Also, too, he is agonizingly close to a milestone that only the elite of the elite among Queenslanders have reached. With 4949 possessions he is two good games away from 5000.

It is a mark that only Michael Voss (6143), Jason Akermanis (5868), Marcus Ashcroft (5848) and Nick Riewoldt (5613) among 185 Queenslanders to have played in the AFL have reached.

Harbrow looked on last weekend as the Suns went down by 50 points to Port at Metricon Stadium, losing highly-rated Queenslander Lachie Weller to a hamstring injury.

Ex-Sun Charlie Dixon had 16 possessions and two goals for Port to maintain a perfect 4-0 win/loss record against his former side, while Aliir Aliir ranked the second best player on the ground behind teammate Ollie Wines by the coaches. He picked up seven votes in the AFLCA Player of the Year Award for his 20 possessions, three contested marks and 12 one-percenters.

Oddly, with Harbrow missing, there were as many members of the very first Suns side playing for Port Adelaide as there were for the Gold Coast. It was Dixon and Trent McKenzie wearing the teal of Port and Swallow and Zac Smith in the red of the Suns.

With skipper Dayne Zorko missing through suspension, Harris Andrews led the Lions as he and fellow Queenslanders Eric Hipwood and Keidean Coleman played their first game at Hobart’s Bellerive Oval.

It was the 25th different ground to host the Brisbane Bears/Lions since they joined the AFL in 1987.

Can you name them? It’s an enormous trivia question.

The Queensland grounds are easy. The Gabba, Metricon Stadium and Cazaly’s Stadium in Cairns. Likewise the NSW stadiums. There is the SCG, Stadium Australia and Sydney Showgrounds.

In SA there’s Football Park and Adelaide Oval, and in WA it’s he WACA, Subiaco and the new Perth Stadium. In Tasmania there’s now Bellerive Oval in Hobart on top of York Park in Launceston to sit alongside Marrara Stadium in Darwin as the only NT venue after the scheduled visit to Alice Springs in Round 12 was cancelled due to Covid issues.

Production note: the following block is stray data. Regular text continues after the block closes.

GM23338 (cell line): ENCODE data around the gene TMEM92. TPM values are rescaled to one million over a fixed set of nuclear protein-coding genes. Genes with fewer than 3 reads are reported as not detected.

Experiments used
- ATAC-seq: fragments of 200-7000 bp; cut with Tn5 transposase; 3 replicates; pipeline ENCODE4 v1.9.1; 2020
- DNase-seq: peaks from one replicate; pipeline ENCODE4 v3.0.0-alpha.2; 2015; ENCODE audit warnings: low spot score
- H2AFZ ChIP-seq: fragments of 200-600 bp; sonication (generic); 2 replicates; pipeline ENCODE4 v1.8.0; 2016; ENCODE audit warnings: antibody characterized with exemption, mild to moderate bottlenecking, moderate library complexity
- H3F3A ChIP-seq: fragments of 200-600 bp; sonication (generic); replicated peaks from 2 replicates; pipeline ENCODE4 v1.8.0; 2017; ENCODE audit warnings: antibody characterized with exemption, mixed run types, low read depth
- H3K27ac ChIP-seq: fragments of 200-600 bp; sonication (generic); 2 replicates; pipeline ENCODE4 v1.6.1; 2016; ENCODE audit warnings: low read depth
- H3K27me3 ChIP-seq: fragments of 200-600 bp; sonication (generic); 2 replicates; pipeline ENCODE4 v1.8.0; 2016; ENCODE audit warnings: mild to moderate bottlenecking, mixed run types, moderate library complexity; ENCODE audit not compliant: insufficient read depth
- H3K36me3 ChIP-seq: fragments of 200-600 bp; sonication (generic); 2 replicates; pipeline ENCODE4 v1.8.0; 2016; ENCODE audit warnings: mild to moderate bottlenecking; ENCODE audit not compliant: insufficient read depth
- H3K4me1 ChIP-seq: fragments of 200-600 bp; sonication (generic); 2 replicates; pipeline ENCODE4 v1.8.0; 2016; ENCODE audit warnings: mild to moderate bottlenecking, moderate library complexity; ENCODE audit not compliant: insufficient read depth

Victoria? Now it gets easier. No prizes for the MCG, Docklands or Geelong’s Kardinia Park, which are still fixtures on the AFL schedule. Or Eureka Stadium in Ballarat.

From the early days there are six grounds no longer used at AFL level _ Carlton’s Princes Park, Collingwood’s Victoria Park, St.Kilda’s Moorabbin Oval, Western Bulldogs’ Whitten Oval, Essendon’s Windy Hill and Waverley Park, formerly an AFL venue now the Hawthorn home.

One more? It was Wellington Stadium in New Zealand, which hosted the Lions against St.Kilda on Anzac Day 2014. In Justin Leppitsch’s sixth game as coach and Darcy Gardiner’s second game the Lions snuck home by three points courtesy of the last goal of the game from Jack Redden fully 15 minutes from the final siren.

Redden,  now at West Coast, led the Lions possession count with 29 and kicked two goals to pick up two Brownlow Medal votes. Leigh Montagna finished with 37 points and two goals for the Saints to take the three votes as Queenslander Tom Hickey, now at Sydney, had 41 ruck hit-outs for StKilda.

Peter Blucher is a Consultant with Vivid Sport.